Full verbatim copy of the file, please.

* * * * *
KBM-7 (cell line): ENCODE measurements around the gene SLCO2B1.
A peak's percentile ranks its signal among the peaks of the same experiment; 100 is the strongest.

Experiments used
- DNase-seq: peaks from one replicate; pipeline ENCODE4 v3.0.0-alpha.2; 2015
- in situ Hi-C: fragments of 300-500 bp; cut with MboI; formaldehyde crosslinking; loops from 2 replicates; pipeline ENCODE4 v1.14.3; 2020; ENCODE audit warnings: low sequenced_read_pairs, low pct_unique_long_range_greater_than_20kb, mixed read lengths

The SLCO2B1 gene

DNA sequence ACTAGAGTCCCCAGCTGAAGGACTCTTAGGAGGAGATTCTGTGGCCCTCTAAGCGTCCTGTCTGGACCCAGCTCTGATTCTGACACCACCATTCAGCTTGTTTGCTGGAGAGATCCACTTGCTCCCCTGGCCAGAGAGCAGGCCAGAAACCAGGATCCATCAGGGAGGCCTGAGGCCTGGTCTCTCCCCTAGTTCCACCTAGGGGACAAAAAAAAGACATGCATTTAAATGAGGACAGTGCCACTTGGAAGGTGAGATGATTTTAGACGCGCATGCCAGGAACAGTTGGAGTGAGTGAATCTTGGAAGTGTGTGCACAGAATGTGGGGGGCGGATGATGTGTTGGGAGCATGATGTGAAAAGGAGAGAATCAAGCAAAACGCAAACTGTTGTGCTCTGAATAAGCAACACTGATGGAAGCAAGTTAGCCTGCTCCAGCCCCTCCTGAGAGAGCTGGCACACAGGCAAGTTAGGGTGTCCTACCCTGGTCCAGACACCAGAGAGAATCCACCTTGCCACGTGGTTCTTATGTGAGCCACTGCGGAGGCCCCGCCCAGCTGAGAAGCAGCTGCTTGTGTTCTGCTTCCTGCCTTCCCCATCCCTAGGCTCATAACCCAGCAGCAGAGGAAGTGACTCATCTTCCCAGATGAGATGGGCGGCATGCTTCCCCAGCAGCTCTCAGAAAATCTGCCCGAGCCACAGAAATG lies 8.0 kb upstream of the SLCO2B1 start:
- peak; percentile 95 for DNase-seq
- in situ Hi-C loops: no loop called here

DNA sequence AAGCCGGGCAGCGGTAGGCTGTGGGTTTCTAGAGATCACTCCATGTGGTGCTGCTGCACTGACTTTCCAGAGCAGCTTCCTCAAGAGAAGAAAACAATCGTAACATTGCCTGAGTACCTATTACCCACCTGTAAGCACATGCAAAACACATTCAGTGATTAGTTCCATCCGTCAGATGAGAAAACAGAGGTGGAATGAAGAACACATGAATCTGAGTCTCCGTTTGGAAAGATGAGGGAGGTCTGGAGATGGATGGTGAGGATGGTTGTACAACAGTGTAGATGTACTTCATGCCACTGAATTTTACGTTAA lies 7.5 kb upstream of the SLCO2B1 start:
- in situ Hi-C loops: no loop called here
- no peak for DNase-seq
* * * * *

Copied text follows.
KBM-7 (cell line): ENCODE measurements around the gene SLCO2B1.
A peak's percentile ranks its signal among the peaks of the same experiment; 100 is the strongest.

Experiments used
- DNase-seq: peaks from one replicate; pipeline ENCODE4 v3.0.0-alpha.2; 2015
- in situ Hi-C: fragments of 300-500 bp; cut with MboI; formaldehyde crosslinking; loops from 2 replicates; pipeline ENCODE4 v1.14.3; 2020; ENCODE audit warnings: low sequenced_read_pairs, low pct_unique_long_range_greater_than_20kb, mixed read lengths

The SLCO2B1 gene

DNA sequence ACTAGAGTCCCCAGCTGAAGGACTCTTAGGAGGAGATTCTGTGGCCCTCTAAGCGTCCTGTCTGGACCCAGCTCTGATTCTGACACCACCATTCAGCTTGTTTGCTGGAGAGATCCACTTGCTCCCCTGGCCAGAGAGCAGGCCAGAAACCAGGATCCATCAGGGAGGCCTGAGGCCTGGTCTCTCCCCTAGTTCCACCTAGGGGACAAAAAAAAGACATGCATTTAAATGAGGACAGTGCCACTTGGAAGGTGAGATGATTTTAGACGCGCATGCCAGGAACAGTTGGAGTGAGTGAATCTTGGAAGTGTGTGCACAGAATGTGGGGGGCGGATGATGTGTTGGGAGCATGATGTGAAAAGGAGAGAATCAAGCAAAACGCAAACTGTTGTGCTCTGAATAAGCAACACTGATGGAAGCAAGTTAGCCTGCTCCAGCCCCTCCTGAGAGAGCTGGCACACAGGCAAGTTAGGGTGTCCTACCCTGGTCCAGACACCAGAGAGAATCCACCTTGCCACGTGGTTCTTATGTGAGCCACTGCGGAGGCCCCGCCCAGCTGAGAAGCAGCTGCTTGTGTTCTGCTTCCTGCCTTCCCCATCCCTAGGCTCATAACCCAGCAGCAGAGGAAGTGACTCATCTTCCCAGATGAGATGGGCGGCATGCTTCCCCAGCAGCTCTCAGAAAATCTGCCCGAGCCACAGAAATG lies 8.0 kb upstream of the SLCO2B1 start:
- peak; percentile 95 for DNase-seq
- in situ Hi-C loops: no loop called here

DNA sequence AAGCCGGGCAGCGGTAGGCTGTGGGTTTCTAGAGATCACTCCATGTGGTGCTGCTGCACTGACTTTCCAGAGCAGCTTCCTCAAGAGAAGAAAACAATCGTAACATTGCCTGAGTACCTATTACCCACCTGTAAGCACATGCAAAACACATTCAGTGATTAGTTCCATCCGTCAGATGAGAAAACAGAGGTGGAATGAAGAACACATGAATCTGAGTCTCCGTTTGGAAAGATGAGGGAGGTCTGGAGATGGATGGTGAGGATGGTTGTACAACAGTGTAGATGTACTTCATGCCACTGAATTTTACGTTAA lies 7.5 kb upstream of the SLCO2B1 start:
- in situ Hi-C loops: no loop called here
- no peak for DNase-seq